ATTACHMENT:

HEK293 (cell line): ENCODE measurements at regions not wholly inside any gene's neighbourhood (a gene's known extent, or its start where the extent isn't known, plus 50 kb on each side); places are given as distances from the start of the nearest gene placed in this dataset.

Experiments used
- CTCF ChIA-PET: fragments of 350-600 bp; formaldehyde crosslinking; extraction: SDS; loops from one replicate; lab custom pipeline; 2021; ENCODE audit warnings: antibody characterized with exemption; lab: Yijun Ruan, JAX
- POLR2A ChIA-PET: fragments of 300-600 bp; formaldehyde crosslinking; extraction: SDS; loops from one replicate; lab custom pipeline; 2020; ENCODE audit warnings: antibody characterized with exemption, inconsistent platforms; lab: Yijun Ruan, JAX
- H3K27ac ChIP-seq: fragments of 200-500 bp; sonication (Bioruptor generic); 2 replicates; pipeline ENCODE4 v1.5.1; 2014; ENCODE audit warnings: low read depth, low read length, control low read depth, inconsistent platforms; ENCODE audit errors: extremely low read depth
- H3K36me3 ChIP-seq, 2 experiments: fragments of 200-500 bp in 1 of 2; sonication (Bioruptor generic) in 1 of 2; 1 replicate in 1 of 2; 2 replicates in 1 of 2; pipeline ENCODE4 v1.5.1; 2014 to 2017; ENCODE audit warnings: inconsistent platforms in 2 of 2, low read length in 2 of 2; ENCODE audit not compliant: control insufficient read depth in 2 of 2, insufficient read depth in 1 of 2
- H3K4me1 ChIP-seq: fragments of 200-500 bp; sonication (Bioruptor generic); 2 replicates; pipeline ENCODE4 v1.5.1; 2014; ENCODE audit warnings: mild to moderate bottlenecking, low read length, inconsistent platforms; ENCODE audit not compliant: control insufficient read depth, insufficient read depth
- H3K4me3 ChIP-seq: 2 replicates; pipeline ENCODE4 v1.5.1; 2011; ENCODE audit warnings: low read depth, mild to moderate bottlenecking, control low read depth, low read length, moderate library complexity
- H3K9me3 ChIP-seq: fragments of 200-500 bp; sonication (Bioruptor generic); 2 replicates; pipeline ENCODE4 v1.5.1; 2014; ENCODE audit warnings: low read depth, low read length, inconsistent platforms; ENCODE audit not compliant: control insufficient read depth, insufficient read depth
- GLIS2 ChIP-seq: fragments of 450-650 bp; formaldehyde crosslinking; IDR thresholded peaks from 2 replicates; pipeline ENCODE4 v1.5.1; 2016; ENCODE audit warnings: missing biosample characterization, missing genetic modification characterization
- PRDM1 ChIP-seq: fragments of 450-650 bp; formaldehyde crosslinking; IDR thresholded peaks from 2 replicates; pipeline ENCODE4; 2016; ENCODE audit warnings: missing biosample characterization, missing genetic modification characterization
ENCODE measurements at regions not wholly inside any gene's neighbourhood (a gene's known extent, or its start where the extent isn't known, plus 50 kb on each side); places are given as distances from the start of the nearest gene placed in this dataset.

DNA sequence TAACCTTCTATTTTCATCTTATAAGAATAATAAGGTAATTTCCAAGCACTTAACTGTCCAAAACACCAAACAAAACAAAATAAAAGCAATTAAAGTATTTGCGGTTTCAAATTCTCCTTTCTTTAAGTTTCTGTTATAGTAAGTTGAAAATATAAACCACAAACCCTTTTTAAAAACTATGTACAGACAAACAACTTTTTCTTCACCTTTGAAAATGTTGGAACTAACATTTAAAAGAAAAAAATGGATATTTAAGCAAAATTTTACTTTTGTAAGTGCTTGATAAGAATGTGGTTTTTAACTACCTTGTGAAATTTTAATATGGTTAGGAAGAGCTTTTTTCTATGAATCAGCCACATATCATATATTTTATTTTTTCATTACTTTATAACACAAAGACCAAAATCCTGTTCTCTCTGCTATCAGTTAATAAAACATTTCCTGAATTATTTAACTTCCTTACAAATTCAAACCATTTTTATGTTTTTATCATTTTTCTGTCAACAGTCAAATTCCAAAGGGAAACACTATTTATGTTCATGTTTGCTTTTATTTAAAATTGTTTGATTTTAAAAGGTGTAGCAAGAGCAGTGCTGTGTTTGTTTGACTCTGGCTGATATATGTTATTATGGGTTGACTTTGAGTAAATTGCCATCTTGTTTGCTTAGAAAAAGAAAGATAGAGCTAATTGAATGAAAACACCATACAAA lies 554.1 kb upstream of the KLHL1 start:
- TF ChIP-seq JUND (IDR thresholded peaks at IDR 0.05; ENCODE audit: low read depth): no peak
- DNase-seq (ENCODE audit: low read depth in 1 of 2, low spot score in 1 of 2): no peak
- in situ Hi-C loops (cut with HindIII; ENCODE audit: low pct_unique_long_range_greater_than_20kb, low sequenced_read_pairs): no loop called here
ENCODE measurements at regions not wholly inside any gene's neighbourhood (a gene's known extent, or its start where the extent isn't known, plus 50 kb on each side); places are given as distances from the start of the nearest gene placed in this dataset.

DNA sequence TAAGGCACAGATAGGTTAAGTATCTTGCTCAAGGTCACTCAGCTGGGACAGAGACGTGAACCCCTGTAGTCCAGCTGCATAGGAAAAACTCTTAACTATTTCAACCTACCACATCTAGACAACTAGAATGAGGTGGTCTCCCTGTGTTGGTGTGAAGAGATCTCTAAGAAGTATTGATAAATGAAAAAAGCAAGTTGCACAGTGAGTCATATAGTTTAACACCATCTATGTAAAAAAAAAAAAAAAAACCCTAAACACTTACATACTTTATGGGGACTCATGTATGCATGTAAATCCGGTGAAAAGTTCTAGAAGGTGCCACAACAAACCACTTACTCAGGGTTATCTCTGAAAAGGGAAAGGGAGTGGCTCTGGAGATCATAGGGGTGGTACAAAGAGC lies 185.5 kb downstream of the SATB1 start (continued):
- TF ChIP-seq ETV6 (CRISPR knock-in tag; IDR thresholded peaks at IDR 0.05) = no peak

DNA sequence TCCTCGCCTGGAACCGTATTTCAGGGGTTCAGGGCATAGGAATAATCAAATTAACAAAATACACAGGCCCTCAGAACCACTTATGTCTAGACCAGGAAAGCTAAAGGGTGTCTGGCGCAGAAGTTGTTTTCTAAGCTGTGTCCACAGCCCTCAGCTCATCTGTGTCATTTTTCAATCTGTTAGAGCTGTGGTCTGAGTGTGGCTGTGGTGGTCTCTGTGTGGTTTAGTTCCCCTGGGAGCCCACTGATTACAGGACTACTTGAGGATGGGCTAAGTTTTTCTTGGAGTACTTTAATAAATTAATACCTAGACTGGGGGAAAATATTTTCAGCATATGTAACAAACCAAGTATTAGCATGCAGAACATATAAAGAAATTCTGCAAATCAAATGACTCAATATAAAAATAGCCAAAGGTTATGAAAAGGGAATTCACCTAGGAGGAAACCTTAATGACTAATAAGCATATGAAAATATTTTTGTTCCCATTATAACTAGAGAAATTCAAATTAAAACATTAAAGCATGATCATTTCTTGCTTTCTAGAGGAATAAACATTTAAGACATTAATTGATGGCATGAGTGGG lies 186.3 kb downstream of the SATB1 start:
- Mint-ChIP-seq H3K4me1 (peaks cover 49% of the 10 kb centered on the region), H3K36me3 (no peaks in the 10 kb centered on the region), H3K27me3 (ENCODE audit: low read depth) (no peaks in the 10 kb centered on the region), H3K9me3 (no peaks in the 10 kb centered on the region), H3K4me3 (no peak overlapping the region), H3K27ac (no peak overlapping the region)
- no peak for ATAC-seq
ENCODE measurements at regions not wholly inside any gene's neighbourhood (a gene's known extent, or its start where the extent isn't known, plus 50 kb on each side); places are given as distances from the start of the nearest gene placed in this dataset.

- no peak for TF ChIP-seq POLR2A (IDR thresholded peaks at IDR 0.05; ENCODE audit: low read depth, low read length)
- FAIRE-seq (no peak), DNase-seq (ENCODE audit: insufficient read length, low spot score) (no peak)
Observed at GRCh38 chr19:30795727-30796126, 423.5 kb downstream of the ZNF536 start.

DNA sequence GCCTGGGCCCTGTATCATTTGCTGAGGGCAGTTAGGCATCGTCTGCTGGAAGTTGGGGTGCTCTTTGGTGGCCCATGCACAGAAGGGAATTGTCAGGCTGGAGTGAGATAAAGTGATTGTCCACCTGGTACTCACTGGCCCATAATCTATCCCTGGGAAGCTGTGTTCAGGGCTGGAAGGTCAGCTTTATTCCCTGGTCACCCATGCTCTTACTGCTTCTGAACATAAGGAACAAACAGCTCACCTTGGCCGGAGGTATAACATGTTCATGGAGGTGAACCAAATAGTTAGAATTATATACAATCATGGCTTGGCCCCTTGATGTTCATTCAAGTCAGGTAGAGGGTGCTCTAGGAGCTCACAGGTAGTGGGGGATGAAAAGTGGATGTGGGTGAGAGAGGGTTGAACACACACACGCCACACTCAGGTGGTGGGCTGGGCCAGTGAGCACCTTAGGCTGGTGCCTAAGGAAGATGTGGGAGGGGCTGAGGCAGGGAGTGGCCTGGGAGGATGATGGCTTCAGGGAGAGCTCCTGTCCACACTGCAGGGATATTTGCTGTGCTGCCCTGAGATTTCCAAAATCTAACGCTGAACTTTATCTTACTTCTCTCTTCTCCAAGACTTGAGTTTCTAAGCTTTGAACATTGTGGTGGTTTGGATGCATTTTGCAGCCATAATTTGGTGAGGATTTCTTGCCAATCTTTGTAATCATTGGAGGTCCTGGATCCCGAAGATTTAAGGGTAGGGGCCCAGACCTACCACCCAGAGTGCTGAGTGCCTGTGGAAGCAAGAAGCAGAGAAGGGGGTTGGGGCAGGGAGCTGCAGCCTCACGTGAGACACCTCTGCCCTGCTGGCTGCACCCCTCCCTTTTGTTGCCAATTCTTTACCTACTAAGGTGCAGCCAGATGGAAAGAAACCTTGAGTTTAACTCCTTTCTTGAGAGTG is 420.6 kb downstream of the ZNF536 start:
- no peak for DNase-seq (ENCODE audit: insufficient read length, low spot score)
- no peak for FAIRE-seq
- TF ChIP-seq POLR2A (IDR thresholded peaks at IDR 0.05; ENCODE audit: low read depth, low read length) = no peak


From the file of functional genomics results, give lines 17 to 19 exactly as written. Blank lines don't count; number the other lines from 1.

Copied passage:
ENCODE measurements at regions not wholly inside any gene's neighbourhood (a gene's known extent, or its start where the extent isn't known, plus 50 kb on each side); places are given as distances from the start of the nearest gene placed in this dataset.

DNA sequence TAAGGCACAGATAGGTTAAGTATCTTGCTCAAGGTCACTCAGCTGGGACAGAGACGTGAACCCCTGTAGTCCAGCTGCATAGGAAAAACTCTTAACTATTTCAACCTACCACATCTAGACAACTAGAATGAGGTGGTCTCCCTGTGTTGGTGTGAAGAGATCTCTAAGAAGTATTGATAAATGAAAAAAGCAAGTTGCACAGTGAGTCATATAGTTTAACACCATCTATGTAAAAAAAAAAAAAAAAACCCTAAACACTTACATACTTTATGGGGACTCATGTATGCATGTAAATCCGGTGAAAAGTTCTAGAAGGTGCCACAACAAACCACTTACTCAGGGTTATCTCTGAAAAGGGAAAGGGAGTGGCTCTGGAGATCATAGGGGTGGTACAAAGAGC lies 185.5 kb downstream of the SATB1 start (continued):
- TF ChIP-seq ETV6 (CRISPR knock-in tag; IDR thresholded peaks at IDR 0.05) = no peak